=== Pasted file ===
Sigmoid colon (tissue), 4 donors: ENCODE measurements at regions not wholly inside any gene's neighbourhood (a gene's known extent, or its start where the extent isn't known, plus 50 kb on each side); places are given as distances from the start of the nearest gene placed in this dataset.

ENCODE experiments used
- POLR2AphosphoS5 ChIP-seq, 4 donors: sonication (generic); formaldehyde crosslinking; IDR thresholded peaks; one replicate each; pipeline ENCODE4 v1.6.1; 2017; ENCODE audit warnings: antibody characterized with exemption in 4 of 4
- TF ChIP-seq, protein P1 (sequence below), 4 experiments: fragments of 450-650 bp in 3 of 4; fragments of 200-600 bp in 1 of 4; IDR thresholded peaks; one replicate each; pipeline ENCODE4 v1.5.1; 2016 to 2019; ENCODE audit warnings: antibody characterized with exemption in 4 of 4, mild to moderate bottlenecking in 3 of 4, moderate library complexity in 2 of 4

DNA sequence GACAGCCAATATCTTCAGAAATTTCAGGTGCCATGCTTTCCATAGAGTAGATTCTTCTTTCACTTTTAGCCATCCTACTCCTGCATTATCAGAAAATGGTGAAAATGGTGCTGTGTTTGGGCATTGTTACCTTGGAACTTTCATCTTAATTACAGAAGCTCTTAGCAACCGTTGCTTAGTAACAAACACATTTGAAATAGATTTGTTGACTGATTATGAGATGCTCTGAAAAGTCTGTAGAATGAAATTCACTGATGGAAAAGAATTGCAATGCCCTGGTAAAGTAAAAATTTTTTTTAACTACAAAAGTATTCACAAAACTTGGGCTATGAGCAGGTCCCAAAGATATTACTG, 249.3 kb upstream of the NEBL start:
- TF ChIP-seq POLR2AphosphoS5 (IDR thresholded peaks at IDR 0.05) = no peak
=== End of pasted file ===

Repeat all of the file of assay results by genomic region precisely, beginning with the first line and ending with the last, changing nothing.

Sigmoid colon (tissue), 4 donors: ENCODE measurements at regions not wholly inside any gene's neighbourhood (a gene's known extent, or its start where the extent isn't known, plus 50 kb on each side); places are given as distances from the start of the nearest gene placed in this dataset.

ENCODE experiments used
- POLR2AphosphoS5 ChIP-seq, 4 donors: sonication (generic); formaldehyde crosslinking; IDR thresholded peaks; one replicate each; pipeline ENCODE4 v1.6.1; 2017; ENCODE audit warnings: antibody characterized with exemption in 4 of 4
- TF ChIP-seq, protein P1 (sequence below), 4 experiments: fragments of 450-650 bp in 3 of 4; fragments of 200-600 bp in 1 of 4; IDR thresholded peaks; one replicate each; pipeline ENCODE4 v1.5.1; 2016 to 2019; ENCODE audit warnings: antibody characterized with exemption in 4 of 4, mild to moderate bottlenecking in 3 of 4, moderate library complexity in 2 of 4

DNA sequence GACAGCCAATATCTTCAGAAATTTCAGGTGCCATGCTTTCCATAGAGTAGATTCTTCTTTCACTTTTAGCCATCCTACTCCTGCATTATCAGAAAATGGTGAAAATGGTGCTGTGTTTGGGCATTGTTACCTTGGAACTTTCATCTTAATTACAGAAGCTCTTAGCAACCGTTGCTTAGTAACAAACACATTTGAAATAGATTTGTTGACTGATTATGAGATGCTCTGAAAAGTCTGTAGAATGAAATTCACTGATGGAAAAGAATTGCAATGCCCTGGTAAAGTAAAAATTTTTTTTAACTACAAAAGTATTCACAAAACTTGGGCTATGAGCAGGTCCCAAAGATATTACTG, 249.3 kb upstream of the NEBL start:
- TF ChIP-seq POLR2AphosphoS5 (IDR thresholded peaks at IDR 0.05) = no peak